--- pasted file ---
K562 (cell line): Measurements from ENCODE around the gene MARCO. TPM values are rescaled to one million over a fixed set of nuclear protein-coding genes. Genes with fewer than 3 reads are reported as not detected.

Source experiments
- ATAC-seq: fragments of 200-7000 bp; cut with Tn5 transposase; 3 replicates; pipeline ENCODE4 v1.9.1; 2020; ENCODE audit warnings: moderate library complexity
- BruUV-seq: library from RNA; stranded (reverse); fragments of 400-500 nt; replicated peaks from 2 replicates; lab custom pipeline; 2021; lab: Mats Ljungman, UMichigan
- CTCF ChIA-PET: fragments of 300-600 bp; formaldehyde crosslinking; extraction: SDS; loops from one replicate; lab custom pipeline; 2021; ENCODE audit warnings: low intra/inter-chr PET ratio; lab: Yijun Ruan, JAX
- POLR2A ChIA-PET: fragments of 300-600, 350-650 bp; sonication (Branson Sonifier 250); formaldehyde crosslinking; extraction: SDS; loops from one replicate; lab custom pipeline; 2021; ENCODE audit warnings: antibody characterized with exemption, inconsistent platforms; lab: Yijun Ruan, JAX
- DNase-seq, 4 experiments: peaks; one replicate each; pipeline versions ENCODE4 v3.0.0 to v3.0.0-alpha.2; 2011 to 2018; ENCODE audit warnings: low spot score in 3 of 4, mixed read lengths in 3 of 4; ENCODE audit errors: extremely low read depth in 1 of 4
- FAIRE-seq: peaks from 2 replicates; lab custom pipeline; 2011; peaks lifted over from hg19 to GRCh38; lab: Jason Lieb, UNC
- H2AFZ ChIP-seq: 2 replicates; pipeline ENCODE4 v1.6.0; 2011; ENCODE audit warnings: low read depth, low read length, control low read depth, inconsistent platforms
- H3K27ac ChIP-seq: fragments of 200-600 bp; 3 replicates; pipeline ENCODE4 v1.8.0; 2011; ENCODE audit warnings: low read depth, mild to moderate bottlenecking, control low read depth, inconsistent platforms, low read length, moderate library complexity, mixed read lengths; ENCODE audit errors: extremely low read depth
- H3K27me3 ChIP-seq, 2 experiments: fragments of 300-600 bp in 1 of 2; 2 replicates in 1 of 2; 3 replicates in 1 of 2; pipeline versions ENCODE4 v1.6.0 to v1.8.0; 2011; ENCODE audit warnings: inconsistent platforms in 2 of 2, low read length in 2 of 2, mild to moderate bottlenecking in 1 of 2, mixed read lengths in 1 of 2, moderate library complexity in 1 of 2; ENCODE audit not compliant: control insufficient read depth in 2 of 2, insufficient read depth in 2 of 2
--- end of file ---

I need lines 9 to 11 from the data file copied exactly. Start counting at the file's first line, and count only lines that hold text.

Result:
- H2AFZ ChIP-seq: 2 replicates; pipeline ENCODE4 v1.6.0; 2011; ENCODE audit warnings: low read depth, low read length, control low read depth, inconsistent platforms
- H3K27ac ChIP-seq: fragments of 200-600 bp; 3 replicates; pipeline ENCODE4 v1.8.0; 2011; ENCODE audit warnings: low read depth, mild to moderate bottlenecking, control low read depth, inconsistent platforms, low read length, moderate library complexity, mixed read lengths; ENCODE audit errors: extremely low read depth
- H3K27me3 ChIP-seq, 2 experiments: fragments of 300-600 bp in 1 of 2; 2 replicates in 1 of 2; 3 replicates in 1 of 2; pipeline versions ENCODE4 v1.6.0 to v1.8.0; 2011; ENCODE audit warnings: inconsistent platforms in 2 of 2, low read length in 2 of 2, mild to moderate bottlenecking in 1 of 2, mixed read lengths in 1 of 2, moderate library complexity in 1 of 2; ENCODE audit not compliant: control insufficient read depth in 2 of 2, insufficient read depth in 2 of 2